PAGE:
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Non Profits Now In Charge Of Illinois Foreclosure Crisis
July 31st, 2013 5:00 PM

Being one of the nation’s hardest hit markets in foreclosures, as many as 44 non-profits in Illinois have been given the responsibility of revitalizing many of Illinois most affected communities.

Illinois received $70 million as part of the national foreclosure settlement in February of 2012.  This settlement was between the federal authorities and 5 of the most prominent lenders; Bank of America, Wells Forgo, JP Morgan-Chase, Citibank, and Ally Bank (GMAC); aka, “The Big Five.”  This settlement for wrongful foreclosures resulted in $25 billion in reparations.

Illinois Attorney General, Lisa Madigan, delegated the responsibility of the allocation of these funds and told the press on Wednesday, July 17, 2013 that $70 million is what is remaining after $25 million was paid towards legal aid organizations and to structure foreclosure mediations programs.

Shaun Donavan, secretary of the U.S. Department of Housing and Urban Development, had only good things to say about Madigan’s execution of the funds, while other states have used their funding to rectify their budgets rather than the housing market.

44 Non-profits were selected out of 136 that applied requesting as much $507 million.

The Illinois Attorney General said, "The banks are held responsible for a lot of the destruction that they caused throughout Illinois and our country.  It's appropriate that that money is coming from the banks.”  She continued by saying, “The banks will never be able to do enough to clean up the mess they caused in our country."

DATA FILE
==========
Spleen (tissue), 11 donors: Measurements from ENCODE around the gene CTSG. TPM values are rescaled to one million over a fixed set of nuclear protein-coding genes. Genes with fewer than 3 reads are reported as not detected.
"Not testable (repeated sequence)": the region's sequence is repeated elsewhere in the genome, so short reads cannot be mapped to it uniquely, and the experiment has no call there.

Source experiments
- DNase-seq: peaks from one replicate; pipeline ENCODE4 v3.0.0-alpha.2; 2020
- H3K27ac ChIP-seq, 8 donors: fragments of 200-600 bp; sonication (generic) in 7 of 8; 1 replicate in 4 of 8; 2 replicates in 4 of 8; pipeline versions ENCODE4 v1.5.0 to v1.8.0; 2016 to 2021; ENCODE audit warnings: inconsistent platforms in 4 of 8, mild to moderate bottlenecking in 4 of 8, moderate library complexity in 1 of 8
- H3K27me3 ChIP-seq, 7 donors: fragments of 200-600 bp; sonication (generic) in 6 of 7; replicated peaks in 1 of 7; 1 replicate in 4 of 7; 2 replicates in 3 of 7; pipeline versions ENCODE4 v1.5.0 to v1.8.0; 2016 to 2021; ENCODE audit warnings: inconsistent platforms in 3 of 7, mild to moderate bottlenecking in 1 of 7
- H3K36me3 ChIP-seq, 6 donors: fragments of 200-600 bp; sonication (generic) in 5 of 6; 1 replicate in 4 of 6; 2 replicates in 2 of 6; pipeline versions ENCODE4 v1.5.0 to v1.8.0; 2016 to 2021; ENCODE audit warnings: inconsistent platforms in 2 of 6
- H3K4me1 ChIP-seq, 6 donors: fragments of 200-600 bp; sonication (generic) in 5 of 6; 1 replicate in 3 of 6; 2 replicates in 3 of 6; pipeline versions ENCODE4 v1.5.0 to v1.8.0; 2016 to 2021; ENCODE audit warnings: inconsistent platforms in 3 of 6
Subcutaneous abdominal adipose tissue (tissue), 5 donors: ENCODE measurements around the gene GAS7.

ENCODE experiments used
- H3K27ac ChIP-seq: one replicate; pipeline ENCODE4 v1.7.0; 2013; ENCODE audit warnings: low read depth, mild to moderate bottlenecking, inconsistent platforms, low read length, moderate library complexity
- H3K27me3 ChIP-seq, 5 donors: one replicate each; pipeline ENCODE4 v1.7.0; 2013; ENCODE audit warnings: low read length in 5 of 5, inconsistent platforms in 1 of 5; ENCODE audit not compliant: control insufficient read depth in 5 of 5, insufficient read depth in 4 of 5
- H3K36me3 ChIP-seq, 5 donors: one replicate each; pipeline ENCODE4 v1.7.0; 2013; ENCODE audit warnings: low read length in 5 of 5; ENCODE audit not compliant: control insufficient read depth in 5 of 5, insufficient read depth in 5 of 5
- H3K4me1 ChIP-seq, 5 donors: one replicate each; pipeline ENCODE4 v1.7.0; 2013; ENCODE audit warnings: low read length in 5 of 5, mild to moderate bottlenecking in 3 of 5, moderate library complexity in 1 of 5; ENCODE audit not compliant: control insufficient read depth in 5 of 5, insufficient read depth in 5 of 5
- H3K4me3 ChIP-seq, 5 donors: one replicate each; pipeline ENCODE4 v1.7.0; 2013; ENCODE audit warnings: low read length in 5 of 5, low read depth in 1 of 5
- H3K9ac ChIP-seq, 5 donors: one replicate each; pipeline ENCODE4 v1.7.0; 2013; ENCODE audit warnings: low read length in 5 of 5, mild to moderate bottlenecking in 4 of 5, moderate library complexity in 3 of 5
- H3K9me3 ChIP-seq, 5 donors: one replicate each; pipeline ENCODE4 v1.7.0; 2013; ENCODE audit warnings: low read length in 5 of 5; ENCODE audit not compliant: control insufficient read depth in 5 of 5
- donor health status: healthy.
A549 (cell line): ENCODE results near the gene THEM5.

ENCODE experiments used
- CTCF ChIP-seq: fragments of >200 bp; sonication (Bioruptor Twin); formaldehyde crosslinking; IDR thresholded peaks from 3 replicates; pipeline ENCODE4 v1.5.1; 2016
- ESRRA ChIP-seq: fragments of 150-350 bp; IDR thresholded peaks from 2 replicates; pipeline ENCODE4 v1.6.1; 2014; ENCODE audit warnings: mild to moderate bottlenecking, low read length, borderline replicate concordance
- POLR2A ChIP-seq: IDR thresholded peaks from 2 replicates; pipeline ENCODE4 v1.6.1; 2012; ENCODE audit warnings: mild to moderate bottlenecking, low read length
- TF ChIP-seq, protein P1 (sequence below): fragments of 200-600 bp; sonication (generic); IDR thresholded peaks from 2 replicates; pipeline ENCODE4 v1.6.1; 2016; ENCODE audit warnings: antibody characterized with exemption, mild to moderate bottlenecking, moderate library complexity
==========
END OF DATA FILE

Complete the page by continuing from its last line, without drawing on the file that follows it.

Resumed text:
$56 million has been given for community revitalization directly, which will be overseen by the Mac Arthur Foundation and the Chicago Community Trust.  They are to make sure the funds are spent according what has been stipulated by the Attorney General.  Other funds are allocated for housing counseling and for distressed renters and homeowners.

Another $6 million was given to the Cook County Land Bank, which not only purchases properties in communities that have an overwhelming amount of vacant and distressed property, but also rehabs and manages the properties as well. 

The land bank originally asked for $15 million but Bridget Gainer, Cook County Commissioner said, “I'm thrilled with that amount. It's a big difference if someone has a $6 million budget.” She added that the boost to its budget will make the entity more viable.

Another entity in play is Illinois Facilities Fund (IFF), who has concentrated on purchasing single family homes and condos in Berwyn, Bellwood, Forest Park, Oak Park, and Maywood.  Although they have currently purchased 24 properties with their portion of the fund and they are looking to add 15 more to that portfolio, their most recent challenge is being outbid by other investors.

Presently, Illinois homeowners have received up to $43 million in settlements, on top of the refi’s and modifications being offered.  That $43 million is also separate from the $100 million Illinois is currently dispersing to these non-profits.

While this alone won’t make complete amends for all the damage to Illinois and Chicago real estate, it does help.  One day in the near future, all of this will be a blip in the rearview mirror, but until then, homeowners are fortunate that Illinois received an allocation of funds.

 


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Posted by Michael Hobbs on July 31st, 2013 5:00 PMPost a Comment

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